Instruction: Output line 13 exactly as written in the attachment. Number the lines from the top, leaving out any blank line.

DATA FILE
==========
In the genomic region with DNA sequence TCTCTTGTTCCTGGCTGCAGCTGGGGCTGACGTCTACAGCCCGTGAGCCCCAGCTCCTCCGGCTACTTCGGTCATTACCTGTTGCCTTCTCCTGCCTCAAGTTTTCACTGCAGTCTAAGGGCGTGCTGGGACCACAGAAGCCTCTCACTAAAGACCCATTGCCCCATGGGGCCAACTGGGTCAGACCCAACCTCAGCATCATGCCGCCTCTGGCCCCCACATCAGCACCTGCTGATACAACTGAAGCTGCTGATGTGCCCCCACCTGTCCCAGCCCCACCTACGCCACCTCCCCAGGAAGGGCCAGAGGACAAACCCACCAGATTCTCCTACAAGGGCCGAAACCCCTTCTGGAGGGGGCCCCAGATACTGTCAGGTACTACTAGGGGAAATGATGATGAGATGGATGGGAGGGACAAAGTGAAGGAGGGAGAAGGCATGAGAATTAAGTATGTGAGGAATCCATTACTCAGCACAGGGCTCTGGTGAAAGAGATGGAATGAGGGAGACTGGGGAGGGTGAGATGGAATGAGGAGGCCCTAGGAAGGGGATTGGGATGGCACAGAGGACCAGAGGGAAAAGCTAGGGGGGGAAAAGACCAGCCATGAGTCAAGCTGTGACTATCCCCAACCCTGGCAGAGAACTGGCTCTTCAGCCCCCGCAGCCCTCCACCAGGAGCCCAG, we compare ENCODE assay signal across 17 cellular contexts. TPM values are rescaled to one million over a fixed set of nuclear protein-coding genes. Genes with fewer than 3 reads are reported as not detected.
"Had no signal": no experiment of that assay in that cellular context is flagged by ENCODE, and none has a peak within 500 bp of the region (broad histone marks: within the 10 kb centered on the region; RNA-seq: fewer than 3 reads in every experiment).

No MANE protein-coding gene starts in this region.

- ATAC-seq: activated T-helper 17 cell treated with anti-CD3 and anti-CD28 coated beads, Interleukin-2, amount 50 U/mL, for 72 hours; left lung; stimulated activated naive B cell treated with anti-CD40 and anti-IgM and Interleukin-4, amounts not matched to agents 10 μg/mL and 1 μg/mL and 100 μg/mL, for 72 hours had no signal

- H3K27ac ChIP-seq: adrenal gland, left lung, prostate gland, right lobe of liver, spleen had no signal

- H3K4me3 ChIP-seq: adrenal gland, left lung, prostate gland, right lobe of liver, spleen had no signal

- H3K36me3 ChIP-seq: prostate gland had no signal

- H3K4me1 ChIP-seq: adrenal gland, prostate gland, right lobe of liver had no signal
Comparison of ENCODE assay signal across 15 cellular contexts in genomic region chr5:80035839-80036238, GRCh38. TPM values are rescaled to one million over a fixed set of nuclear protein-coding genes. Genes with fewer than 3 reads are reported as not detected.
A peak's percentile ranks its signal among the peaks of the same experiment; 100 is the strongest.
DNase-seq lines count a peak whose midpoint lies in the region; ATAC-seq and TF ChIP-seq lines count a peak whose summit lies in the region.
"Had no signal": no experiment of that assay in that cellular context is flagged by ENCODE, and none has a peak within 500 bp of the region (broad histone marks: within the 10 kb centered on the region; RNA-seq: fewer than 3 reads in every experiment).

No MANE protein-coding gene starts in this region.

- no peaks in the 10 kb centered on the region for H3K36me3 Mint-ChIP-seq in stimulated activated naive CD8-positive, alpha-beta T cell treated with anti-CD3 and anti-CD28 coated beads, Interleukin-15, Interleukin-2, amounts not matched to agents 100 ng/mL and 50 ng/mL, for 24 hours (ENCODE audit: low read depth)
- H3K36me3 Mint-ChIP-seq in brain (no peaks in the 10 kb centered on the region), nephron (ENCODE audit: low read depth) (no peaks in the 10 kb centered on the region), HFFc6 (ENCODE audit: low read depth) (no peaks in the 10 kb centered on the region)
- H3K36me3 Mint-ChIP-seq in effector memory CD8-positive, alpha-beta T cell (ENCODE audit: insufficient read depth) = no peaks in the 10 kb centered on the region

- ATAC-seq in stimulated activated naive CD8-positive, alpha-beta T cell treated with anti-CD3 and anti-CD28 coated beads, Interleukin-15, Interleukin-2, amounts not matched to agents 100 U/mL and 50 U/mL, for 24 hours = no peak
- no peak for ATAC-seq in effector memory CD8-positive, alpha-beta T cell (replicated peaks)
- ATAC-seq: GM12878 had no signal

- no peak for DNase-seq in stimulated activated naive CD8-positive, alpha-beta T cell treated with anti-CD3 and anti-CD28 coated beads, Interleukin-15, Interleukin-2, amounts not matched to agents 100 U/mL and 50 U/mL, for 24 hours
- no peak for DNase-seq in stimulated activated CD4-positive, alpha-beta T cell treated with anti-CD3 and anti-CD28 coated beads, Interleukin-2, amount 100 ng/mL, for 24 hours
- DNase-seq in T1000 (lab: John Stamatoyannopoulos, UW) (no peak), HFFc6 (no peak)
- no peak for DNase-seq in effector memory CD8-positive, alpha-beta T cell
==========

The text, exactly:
No MANE protein-coding gene starts in this region.